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Spiders study bees to save Virginia agriculture

RICHMOND, Va. --  When visiting the Richmond Spiders, be careful of the bees. The University of Richmond has installed two honeybee hives on campus; a living laboratory.

Biology Lab Manager Kirstin Berben said there is a lot of information to gather about the honeybees.

"What the bees are gathering, how they're using their pollen stores, what they're feeding on, are they bringing along pesticides that they're getting out in the world and bringing those back into the hives?"

Kirstin Berben/Bio Lab Mgr.

This research opportunity is a sustainable and educational response to the global decline in the bee population called “colony collapse."

Campus Beekeeper Joe Essid has kept bees at his farm in Goochland for the past 16 years.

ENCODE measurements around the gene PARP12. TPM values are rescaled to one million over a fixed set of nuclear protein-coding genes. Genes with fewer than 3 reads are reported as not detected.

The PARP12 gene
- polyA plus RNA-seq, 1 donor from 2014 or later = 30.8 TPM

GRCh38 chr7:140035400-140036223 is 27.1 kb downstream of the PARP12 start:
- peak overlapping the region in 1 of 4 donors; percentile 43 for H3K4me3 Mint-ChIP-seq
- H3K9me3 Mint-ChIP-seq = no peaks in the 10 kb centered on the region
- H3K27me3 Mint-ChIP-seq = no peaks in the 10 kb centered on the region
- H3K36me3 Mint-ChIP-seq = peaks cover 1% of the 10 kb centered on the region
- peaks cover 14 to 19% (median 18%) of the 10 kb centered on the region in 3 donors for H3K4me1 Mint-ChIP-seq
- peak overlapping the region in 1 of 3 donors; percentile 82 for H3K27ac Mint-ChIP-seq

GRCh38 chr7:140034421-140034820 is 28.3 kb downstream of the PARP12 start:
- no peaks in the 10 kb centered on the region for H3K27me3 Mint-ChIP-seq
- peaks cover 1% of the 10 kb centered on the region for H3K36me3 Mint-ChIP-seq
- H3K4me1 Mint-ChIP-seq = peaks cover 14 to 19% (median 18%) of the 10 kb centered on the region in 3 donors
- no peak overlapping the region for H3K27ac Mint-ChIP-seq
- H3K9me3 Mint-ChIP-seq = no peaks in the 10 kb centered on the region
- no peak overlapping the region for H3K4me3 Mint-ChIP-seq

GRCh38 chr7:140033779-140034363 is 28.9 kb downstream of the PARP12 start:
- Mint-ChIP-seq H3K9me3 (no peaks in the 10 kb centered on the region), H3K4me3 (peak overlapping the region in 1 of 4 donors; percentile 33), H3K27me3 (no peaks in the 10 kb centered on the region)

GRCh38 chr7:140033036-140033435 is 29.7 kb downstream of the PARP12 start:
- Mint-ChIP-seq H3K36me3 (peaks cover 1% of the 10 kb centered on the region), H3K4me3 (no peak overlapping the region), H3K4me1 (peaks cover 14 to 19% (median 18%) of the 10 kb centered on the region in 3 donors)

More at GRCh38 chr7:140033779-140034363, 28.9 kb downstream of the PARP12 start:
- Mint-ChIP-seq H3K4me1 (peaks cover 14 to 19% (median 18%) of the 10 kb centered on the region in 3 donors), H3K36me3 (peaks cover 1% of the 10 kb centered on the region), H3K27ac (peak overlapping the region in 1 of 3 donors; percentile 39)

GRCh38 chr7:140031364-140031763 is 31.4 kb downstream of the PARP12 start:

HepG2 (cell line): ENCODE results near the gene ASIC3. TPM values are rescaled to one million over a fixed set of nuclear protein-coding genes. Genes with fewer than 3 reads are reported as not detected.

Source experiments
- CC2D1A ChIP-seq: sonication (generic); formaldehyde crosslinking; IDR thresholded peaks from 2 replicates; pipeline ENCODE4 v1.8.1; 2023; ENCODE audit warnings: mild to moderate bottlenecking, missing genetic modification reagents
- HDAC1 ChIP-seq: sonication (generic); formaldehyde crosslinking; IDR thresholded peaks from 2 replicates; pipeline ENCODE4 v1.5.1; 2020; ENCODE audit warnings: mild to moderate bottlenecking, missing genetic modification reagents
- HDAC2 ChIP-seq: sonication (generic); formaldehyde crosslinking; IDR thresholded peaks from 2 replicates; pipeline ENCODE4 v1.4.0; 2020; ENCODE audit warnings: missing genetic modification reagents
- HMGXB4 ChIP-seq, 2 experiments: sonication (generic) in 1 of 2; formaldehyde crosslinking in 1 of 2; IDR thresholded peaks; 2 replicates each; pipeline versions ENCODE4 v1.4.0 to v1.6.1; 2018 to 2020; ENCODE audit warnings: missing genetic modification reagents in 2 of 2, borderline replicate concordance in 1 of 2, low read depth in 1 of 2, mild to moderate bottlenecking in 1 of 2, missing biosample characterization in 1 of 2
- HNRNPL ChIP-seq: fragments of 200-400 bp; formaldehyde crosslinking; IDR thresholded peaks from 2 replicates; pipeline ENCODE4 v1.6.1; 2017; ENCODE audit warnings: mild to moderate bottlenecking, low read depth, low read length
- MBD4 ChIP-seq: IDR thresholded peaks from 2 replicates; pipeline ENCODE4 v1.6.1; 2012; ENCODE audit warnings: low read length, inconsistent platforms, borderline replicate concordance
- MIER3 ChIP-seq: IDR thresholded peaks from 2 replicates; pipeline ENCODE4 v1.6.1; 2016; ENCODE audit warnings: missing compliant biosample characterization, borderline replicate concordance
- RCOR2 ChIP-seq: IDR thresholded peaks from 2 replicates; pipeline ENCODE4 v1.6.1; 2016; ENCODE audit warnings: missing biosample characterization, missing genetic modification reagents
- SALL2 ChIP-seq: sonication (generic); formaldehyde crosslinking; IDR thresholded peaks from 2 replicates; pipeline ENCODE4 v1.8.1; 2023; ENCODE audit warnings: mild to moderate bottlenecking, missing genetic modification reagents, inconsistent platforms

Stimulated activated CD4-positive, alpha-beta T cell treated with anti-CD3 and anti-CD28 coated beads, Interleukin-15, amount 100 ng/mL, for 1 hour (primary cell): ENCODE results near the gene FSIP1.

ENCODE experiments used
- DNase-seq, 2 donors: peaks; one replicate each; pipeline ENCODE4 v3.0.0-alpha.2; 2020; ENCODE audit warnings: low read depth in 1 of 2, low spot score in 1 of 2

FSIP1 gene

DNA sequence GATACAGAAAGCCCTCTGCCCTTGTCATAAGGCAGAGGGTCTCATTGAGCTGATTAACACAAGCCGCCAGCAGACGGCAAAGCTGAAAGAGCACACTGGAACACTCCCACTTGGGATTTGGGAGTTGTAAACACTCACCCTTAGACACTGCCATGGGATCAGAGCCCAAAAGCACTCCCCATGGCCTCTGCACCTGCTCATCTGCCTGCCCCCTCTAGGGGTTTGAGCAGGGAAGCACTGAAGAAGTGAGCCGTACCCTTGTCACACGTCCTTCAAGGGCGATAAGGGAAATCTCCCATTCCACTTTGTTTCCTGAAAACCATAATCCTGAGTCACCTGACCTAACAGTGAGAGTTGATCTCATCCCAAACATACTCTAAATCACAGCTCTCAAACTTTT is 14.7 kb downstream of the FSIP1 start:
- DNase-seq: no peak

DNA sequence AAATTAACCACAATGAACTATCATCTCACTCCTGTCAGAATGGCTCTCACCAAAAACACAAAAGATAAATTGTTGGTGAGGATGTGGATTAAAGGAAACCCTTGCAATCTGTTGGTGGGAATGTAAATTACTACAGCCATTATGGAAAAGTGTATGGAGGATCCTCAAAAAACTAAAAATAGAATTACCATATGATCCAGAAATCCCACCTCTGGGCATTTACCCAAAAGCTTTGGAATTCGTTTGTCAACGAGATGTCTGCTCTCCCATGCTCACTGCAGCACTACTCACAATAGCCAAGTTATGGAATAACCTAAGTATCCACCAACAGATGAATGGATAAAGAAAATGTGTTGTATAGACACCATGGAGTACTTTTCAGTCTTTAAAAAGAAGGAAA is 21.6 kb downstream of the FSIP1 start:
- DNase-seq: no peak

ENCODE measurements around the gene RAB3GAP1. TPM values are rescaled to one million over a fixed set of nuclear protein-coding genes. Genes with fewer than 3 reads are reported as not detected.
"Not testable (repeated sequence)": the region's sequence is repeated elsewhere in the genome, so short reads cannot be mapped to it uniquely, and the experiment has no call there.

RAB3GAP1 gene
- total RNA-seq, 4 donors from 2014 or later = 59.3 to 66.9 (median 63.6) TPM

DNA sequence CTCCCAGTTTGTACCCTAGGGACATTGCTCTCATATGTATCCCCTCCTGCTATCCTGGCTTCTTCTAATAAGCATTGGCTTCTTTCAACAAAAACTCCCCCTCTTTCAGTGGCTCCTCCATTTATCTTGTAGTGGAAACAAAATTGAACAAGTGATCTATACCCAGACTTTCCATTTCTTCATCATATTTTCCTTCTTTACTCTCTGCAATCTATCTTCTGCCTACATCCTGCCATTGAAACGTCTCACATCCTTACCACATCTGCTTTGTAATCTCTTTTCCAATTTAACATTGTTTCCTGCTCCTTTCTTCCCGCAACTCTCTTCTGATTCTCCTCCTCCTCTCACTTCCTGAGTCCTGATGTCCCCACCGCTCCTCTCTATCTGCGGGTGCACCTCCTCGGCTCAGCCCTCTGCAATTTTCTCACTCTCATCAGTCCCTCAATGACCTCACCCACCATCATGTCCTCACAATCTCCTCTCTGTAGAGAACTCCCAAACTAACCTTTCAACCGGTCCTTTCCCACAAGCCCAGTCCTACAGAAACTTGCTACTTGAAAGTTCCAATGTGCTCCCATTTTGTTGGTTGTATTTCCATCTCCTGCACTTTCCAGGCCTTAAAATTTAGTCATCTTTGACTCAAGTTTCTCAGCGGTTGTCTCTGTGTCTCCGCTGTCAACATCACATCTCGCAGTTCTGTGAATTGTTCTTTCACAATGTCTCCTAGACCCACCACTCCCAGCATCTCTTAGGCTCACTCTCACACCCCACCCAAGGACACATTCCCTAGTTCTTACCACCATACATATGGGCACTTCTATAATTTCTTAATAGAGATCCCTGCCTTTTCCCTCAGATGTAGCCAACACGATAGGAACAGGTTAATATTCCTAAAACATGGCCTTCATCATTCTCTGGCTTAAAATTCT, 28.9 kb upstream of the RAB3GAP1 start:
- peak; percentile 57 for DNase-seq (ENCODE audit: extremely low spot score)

"Without the bees, we would have to get by with 2/3 of the food we currently have," Essid said.

Campus Beekeeper Joe Essid shows hives to Rob Cardwell

He’s teaching students about how bees are important to the stability of local and global food systems.

"Parasites, diseases, the influence of pesticides and herbicides that are overused; these put stresses on the beehive, so the beekeepers have to be a little more proactive."

University of Richmond students Shaina D'Souza and Nella Gray Schools

"It's a super cool way to apply your learning and what you've done in the classroom," University of Richmond senior Shaina D’Souza said.

Fellow student Nella Gray Schools said the research can help students of all ages.

"Another intern is working with a boy scout, biology professor and Lewis Ginter to make a pollinator garden. "

Watch Building Better Minds with Rob Cardwell every Wednesday on CBS 6 This Morning.